Oct. 11, 2008 - 93.4% (3,560)

Lowest percentage SPAM:
Nov. 12, 2008 - 47.8% (1,313)



Learning Python


I've been learning a new programming language named Python for the past week. I've been serious about it since Tuesday afternoon when I bought a book on my Kindle about it. So far, I've written some test programs, and I've started work on some changes I'd love to see implemented in SBackup.

So, one thing that's very interesting about Python is that you can have an object (everything is an object) that implements methods. If you want to call methods within an object, but you don't know what they are, you can do something VERY creative! The following code returns something very nice:

import string

methodlist = [method for method in dir(string) if callable(getattr(string,method))]

So, what are we doing here? We first import a pre-built (and deprecated) package of code called "string". From there, we declare the variable "methodlist" is to contain the results from what happens to the right of the equal sign. That code is broken down as such:

Return the contents of the variable "method" for every time we can fill "method" from the results of the items within the code "string" IF the attributes of the code deem it to be executable.

Why is this so cool? Well, first of all, it saves you time in research! More importantly, though, it can drastically simplify the code you have to write in your applications. Let's say you write a program that imports a package of code you wrote that contains several executable methods. Each of these methods is used to return some results from data you feed it.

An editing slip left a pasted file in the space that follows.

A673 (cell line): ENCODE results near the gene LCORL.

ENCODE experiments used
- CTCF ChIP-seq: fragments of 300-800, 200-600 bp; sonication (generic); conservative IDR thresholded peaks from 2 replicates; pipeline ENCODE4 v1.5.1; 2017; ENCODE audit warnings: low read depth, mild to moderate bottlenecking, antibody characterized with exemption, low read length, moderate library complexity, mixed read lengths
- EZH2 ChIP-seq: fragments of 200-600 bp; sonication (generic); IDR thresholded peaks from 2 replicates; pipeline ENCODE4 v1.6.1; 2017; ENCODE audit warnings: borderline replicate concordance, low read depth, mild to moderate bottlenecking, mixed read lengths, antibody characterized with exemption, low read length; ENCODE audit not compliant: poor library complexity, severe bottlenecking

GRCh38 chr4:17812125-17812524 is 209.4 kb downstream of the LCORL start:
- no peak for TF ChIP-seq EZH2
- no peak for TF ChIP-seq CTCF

To do this is most other languages, you need to know what methods you want to run, and you must execute them one at a time. In Python, however, you now have a list of methods, which you can loop through as above, and feed them all whatever data you want! This means you can implement in one line what would take you 30 or more just for the above example! That's a huge payoff for something so simple, and smaller programs usually execute faster with smaller memory requirements.

Anyway, I'm enjoying Python so far, and I hope to be able to contribute some good code to the SBackup community and the Ubuntu community in the future.



Being skeptical


Since I was a very young child, my family used the parable of "Doubting Thomas" to describe my constant questioning and skepticism- never in a positive light. In the event you are not familiar with this particular biblical story, the Apostle Thomas doubted that Jesus was truly resurrected, and demanded to probe the wounds in his side before he would truly believe the other Apostle's claims. Upon seeing Jesus wit his own eyes, and the wounds in his side, Thomas was no longer a skeptic.

This particular parable goes on to detail how Jesus told Thomas that those who believe but have not actually witnessed are "blessed". I prefer to call them stupid. Being a skeptic does not mean I do not believe something I have not seen physically, but rather that I will not believe things that have no evidence to back their claim.

An example of my belief would be that the earth is, in fact, a sphere. I have not personally been in space to witness this particular fact, but I see evidence all around me. When a ship sails into the distance, it appears to rise, then sink below the horizon. This is a classic sign that we are on a sphere. Another fact that I believe is that astronauts have visited the moon. Again, I did not personally witness this event. In fact, I hadn't even been born yet! But the evidence to support the claim is so overwhelming that not believing would be ludicrous. It would probably also get Buzz Aldrin to punch you in the face.